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Art Bridges, a non-profit foundation established by billionaire Walmart heiress Alice Walton and based in Bentonville, Arkansas, snapped up late California artist Robert Colescott’s Miss Liberty (1980) for $3.7m ($4.5m with fees) at Bonhams in Los Angeles on Friday (17 February).
The colourful painting of a woman standing in front of a map of the continental United States was previously held in a private collection and had remained largely unseen since it was painted, a Bonhams spokesperson said. Sharon Squires, Bonhams’s senior director of post-war and contemporary art on the West Coast, said before the sale that the painting “is so significant to an American audience and deserves global attention”.
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The painting achieved the second-highest auction price for a work by Colescott, who died in 2009. His George Washington Carver Crossing the Delaware (1975) sold for a record-breaking $15.3m (including fees) at a Sotheby’s auction in 2021 to the Lucas Museum of Narrative Art, which is scheduled to open in 2025 in Los Angeles.
Shortly after Friday’s sale, Bonhams announced the painting had been purchased by Art Bridges, which aims to expand access to American art. Its collection also includes works by Childe Hassan, Jeffrey Gibson, Cynthia Daignault and others. The foundation also organises touring exhibitions that travel to museums throughout the United States.
Walton has previously used her personal fortune to snap up major works for the Crystal Bridges Museum of American Art, which she opened in 2011, also in Bentonville. In 2005, Walton purchased Asher B. Durand’s Kindred Spirits (1849) for $35m at Sotheby’s after the painting was deaccessioned by the New York Public Library. She outbid the Metropolitan Museum of Art in New York and the National Gallery of Art in Washington, DC, and set what was then a record for an American artist at auction in the process. Shortly thereafter, Walton announced her plans to open a museum, and since then Crystal Bridges has acquired works from artists like Georgia O’Keeffe, Edward Hopper, Mark Rothko and Kehinde Wiley.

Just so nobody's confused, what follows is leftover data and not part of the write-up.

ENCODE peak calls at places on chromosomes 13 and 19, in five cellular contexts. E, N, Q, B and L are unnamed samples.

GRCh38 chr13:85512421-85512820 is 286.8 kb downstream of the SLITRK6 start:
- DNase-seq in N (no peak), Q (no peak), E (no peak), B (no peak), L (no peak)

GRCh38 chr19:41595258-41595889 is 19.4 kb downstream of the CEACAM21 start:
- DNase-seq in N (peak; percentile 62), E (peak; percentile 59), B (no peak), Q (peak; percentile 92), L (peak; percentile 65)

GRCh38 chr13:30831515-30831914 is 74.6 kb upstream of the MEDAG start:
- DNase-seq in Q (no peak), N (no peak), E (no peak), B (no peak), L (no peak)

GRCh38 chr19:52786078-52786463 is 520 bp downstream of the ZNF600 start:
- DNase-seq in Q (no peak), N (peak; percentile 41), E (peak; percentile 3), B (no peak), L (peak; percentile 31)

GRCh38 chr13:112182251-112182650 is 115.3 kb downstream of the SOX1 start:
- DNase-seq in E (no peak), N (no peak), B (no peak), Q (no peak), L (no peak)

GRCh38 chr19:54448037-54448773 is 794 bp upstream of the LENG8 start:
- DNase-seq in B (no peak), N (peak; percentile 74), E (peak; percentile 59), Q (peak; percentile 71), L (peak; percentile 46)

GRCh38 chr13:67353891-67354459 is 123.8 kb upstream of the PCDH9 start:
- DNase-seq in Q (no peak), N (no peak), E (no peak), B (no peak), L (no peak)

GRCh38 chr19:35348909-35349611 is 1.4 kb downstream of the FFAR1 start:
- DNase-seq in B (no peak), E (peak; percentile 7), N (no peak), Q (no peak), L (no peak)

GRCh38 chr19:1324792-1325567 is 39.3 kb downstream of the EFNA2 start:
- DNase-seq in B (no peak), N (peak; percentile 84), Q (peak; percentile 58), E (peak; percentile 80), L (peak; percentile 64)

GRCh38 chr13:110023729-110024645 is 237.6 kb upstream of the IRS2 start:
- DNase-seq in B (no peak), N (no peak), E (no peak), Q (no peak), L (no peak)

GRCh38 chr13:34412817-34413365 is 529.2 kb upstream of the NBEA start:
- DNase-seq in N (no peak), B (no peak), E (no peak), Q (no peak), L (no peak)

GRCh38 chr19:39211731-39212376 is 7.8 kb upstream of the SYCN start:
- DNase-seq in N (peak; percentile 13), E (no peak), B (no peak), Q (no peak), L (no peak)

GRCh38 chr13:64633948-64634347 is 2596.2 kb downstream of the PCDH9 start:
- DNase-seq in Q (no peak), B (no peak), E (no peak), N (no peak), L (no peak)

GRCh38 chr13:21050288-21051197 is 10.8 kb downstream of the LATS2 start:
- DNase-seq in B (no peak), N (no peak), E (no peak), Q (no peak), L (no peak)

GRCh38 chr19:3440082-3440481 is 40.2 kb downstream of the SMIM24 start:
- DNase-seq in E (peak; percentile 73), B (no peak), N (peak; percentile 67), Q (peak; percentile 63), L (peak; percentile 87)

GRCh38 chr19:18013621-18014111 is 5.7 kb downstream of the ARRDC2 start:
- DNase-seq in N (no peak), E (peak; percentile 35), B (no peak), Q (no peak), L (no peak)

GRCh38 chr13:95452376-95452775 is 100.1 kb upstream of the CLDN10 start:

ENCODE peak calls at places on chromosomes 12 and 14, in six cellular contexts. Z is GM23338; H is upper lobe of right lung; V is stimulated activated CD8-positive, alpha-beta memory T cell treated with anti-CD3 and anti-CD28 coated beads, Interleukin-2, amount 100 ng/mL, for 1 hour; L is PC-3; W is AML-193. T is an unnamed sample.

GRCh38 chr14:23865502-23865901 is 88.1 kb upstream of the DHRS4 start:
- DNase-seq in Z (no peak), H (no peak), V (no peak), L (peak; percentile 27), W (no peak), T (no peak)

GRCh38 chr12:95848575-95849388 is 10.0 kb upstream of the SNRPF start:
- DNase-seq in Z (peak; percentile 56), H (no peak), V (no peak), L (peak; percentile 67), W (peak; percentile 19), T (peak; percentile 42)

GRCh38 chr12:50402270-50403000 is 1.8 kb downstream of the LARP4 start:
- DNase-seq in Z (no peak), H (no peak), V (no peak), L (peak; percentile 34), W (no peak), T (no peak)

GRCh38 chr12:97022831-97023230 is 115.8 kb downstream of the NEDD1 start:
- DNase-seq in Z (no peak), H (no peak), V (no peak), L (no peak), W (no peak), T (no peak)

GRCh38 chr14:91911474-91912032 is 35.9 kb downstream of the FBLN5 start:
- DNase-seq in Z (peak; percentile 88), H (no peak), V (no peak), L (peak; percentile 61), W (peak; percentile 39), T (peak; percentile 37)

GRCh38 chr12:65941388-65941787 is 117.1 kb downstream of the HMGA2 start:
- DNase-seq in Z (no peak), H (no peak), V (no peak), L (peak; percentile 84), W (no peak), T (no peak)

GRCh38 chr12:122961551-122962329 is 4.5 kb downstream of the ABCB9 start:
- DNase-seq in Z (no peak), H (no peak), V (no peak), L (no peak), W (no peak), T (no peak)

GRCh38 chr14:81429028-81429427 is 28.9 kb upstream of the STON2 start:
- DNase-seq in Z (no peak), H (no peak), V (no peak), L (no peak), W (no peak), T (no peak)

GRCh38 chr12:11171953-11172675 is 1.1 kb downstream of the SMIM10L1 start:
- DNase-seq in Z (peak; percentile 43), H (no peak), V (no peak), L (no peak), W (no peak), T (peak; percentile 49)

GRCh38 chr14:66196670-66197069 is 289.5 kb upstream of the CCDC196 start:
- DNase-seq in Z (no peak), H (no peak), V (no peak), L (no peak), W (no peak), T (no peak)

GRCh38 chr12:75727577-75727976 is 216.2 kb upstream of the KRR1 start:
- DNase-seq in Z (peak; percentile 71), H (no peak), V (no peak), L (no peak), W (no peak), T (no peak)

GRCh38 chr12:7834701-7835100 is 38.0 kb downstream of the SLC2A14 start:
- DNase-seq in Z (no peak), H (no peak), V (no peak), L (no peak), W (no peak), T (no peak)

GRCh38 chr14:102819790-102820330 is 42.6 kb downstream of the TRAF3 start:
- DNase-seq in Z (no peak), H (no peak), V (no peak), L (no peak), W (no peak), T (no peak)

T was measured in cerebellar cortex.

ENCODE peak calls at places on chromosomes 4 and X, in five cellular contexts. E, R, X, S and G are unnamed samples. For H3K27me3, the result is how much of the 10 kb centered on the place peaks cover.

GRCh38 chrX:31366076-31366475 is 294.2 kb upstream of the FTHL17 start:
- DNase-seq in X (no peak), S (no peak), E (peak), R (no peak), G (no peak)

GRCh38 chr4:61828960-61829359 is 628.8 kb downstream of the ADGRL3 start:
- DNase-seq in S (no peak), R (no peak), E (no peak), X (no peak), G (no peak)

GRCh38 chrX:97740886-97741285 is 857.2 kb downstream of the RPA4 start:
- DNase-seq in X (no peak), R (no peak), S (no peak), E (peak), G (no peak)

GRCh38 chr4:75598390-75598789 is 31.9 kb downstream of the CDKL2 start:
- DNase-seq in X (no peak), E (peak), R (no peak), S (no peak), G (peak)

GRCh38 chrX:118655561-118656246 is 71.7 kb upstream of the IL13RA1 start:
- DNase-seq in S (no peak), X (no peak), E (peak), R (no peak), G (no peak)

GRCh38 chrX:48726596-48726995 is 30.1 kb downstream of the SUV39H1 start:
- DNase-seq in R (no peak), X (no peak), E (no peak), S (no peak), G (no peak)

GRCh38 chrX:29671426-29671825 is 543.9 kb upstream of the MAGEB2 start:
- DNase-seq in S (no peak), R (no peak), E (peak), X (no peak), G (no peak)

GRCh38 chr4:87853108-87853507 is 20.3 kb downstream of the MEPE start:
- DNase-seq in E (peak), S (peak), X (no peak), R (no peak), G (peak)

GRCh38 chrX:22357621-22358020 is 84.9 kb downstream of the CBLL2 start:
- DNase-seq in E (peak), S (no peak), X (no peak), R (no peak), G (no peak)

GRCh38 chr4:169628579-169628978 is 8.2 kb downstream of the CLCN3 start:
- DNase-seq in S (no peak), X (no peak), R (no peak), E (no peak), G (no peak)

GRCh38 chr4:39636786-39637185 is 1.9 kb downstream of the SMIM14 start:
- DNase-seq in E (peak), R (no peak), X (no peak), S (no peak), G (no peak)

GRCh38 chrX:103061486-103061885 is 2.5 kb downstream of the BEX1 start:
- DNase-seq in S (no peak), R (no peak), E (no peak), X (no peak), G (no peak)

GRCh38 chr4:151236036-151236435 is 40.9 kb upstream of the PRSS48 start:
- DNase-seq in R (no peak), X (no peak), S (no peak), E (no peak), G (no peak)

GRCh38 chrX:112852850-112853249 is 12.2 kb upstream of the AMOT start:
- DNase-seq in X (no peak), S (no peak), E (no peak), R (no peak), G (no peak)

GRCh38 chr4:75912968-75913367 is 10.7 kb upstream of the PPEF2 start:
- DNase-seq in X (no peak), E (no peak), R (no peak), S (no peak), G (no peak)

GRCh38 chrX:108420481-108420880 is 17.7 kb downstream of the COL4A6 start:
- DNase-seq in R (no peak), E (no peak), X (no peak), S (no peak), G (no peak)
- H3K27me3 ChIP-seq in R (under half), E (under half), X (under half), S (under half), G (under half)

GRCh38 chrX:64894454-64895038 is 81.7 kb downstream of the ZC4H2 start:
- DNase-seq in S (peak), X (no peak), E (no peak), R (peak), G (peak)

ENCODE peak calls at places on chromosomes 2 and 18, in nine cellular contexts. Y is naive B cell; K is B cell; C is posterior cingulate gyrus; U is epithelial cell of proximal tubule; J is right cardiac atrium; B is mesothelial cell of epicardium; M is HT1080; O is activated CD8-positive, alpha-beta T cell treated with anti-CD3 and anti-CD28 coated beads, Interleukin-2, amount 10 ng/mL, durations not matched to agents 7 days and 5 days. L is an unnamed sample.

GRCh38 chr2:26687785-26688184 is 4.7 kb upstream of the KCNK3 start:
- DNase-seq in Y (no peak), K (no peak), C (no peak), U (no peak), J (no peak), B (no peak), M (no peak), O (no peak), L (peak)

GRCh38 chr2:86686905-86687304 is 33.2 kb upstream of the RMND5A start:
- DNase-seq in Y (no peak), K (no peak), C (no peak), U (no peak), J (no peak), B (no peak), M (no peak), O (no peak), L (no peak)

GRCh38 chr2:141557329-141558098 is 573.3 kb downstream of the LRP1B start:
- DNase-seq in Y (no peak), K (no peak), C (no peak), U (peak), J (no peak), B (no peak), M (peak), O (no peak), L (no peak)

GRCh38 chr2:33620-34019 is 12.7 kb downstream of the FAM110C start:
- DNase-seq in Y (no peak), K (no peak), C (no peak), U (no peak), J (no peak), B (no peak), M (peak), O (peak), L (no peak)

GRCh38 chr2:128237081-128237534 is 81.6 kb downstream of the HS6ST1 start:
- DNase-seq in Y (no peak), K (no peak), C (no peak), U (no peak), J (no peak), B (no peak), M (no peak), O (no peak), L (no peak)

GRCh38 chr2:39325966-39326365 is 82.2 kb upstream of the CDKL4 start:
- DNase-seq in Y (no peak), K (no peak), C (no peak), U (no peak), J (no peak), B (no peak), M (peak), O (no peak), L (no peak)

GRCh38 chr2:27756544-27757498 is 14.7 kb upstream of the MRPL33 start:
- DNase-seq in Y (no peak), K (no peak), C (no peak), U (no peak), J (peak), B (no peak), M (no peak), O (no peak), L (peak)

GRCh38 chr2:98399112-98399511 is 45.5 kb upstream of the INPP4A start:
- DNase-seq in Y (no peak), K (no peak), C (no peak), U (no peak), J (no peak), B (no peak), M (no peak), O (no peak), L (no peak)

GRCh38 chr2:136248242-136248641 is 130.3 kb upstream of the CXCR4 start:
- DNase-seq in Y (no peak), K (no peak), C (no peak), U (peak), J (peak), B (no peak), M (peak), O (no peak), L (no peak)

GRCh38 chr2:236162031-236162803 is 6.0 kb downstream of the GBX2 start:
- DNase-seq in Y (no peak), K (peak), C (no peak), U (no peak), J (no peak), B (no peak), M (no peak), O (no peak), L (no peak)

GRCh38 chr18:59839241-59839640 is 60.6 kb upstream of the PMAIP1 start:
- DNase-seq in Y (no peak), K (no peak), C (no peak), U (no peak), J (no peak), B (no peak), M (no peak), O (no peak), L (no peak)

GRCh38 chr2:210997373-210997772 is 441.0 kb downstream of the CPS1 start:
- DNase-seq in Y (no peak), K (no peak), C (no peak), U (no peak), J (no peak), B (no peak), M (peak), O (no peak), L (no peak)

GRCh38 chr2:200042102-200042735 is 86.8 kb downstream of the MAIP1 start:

Miss Liberty was the most expensive work in Bonhams’s 71-lot post-war and contemporary art auction, which brought in a total of $5.9m (including fees). The auction also included two works on paper by late American football player turned artist Ernie Barnes, whose market has boomed since last May, when his painting The Sugar Shack (1976) sold for $13m at Sotheby’s New York—more than 76 times its high estimate. At Bonhams, The Sideline (1963) and Study: Woman in Pink Walking (1992) fetched $30,600 (with fees) and $35,655 (with fees), respectively.
The Bonhams sale coincided with Frieze Los Angeles, the major fair that brought dealers and collectors from around the world into the city last week.
Correction: A previous version of this article mistakenly identified the buyer of Robert Colescott’s Miss Liberty (1980) as the Crystal Bridges Museum of American Art, an institution in Bentonville, Arkansas, founded by Alice Walton, rather than the Art Bridges Foundation, a non-profit in the same city also founded by Walton. It has been amended accordingly.